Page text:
A study by Brizer (1993), analyzed the role of religiosity on alcohol and drug abuse using an inpatient psychiatric population. They were given a three page questionnaire on religious involvement along with a religious interest questionnaire. The subjects were also asked to complete a four-item drug use scale that calculated drug and alcohol consumption during the previous month. The study determined that alcohol and drug use was negatively correlated with religiosity (Brizer, 1993).
The reviews of literature conclude that there is an evident and consistent association between religion and substance abuse behavior. Specifically those who endorse religious beliefs tend to report lower incidences of substance abuse. Although, researchers may define abuse in different ways and examine various substances, no differences have been found between the affiliations of religion to substances
Batson, Schoenrade, and Ventis (1993) did a study on religious experience and an individual’s social and psychological perspective on their religion. This study suggested that religious individuals may respond to questionnaires to make their religion look more favorable so therefore, they give more desirable responses. Wallace et al. (2007) did a study on how religious African American and Latino/a American young adults are and whether religiosity “protects” them from drug use. The study consisted of African American, Latino/a American and White American 10th graders nationwide. Results showed that most of 10th graders, regardless of their race, were somewhat religious and a third or more were significantly religious. The data also indicated that being religious did in fact “protect” African American and Latino/a American 10th graders from substance abuse. However, the relationship was greater for White Americans than non-White Americans. Other research also indicates that spirituality and religion are correlated with better treatment outcomes and improved possibility for long term sobriety (Gorsuch, 1995).
More than 90% of the United States is said to believe in God, a “higher power”, or some worldwide spirit, and most Americans associate themselves with some sort of religious denomination. Nine out of ten individuals claim to pray daily or at least regularly, and over 40% of individuals admitted to attending a religious service weekly (Greeley, 1989; Wallace et al., 2003).
Studies have tentatively shown that the negative correlations between religiosity and crime are associated with problems that arise from abusing substances. Religion is said to be a “social control agent” that protects and defends from deviant behavior (Chitwood, Weiss, & Leukefeld, 2008; Underwood & Teresi, 2002). Religiosity and spiritually are similar and have been found to sometimes reduce substance abuse (Chitwood, Weiss, & Leukefeld, 2008).
The recovery rate of the patients going through the therapies is worth noting. This is because a good number of the drug addicts who have enrolled in the drug rehabilitation therapies have completed successfully and resumed their normal ways of life. It is estimated from research that out of a hundred people who enrol for the drug rehabilitation treatments, sixty of them go through the program completely, usually recover, and go into their normal ways of life who have failed to go through the treatments have mainly quit due to the influence from other friends who are still dealing with the drugs. The sixty percent is however commendable and is a clear indicator that the problem is being fought to a good extend by all the responsible groups in the country, however the remaining forty are alo impacted by certain factors. There are many protective factors against drug use and religiosity is suggested to be one of the significant protectors. Information regarding what could protect an individual from substance abuse and risk factors are essential tools for prevention programs. Attention needs to be given to what could protect an individual from succumbing to drugs (Sanchez, Garcia De Oliveira,& Nappo, 2008). Religiosity is said to be important in the recovery and treatment of the dependency of drugs especially psychoactive substances.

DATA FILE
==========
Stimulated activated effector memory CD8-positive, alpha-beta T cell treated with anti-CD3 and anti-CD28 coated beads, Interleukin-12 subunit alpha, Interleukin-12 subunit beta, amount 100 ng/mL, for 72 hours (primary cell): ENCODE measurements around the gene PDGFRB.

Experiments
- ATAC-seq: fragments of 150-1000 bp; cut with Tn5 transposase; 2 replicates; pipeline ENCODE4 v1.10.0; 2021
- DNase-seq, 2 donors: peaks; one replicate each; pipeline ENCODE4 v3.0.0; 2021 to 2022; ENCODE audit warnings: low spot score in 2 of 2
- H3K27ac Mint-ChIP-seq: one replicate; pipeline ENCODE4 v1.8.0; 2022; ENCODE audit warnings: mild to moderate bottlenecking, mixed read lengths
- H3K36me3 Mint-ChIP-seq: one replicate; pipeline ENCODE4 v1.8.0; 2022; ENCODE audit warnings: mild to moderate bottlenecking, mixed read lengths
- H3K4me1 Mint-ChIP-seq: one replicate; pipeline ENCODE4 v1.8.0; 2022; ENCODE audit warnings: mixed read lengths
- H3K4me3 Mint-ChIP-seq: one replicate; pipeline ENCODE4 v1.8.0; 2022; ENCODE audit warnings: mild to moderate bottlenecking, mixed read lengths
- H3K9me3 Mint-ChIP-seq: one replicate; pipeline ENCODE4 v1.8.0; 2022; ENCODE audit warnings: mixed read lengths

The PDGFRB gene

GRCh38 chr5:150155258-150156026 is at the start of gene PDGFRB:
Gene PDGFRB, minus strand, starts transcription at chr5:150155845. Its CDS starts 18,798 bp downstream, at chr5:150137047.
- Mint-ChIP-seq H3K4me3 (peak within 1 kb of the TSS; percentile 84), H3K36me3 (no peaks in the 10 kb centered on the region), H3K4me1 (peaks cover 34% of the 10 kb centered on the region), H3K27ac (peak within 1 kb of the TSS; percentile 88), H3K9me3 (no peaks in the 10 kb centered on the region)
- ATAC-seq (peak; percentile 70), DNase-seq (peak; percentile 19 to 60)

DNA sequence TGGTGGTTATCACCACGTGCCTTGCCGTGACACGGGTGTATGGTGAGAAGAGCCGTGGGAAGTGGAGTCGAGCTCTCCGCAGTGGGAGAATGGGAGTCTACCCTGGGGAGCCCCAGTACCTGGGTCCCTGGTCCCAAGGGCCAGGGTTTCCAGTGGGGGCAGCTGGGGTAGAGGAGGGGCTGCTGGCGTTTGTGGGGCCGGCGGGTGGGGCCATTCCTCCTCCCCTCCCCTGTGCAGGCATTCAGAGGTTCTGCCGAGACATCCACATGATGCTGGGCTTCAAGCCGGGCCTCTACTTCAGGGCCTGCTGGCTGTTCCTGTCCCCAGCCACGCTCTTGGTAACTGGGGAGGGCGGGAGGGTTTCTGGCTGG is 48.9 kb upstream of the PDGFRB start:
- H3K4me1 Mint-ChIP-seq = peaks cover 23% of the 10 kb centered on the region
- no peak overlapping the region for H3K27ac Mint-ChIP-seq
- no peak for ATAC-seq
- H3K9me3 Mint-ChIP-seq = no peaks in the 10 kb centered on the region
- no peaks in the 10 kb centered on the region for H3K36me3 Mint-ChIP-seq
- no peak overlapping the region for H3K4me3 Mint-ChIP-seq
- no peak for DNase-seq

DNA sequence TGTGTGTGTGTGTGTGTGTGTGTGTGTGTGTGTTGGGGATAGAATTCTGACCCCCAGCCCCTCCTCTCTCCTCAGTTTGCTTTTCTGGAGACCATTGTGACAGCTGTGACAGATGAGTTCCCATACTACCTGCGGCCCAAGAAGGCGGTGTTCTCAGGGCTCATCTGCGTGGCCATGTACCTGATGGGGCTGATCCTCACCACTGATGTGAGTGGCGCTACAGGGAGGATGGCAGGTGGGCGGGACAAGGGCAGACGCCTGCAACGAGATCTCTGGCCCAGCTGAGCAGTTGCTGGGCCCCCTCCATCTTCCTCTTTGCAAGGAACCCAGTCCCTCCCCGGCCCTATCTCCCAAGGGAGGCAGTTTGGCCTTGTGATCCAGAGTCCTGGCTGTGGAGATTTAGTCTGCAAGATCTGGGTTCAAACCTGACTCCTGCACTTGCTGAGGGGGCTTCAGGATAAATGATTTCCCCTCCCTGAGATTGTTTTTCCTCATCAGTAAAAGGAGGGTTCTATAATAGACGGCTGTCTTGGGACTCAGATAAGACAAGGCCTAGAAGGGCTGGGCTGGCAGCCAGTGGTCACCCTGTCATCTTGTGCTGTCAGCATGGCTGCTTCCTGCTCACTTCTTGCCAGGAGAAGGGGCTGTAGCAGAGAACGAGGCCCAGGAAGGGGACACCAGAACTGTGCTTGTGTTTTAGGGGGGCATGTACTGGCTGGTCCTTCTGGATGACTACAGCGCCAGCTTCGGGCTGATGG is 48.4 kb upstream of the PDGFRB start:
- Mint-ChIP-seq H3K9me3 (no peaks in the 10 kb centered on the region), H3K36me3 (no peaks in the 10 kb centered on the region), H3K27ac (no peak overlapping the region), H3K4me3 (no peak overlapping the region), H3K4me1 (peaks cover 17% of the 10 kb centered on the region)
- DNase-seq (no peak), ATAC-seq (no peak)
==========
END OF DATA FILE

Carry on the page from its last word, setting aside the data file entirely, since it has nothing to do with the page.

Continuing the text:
In the study done by Sanchez, Garcia De Oliveira, and Nappo (2008), participants were given a questionnaire and asked what were their possible protective factors that a person, not necessarily the participant should use in order to avoid substance abuse. Results indicated that family and religiosity were the top rated protective factors. However, the study also suggested that religion is not the approach used in the literature regarding this issue. Religiosity was used in the same category as spirituality.
According to Sullivan (1993) spirituality is a unique belief that may or may not include believing in “God.” It is more about seeking growth and wellness within the individual. According to Miller (1998) religion is practicing and believing in the core aspects proposed in the religion one identifies with. Religiosity is also associated with believing in a “Supreme Being” whose laws are made for well-being.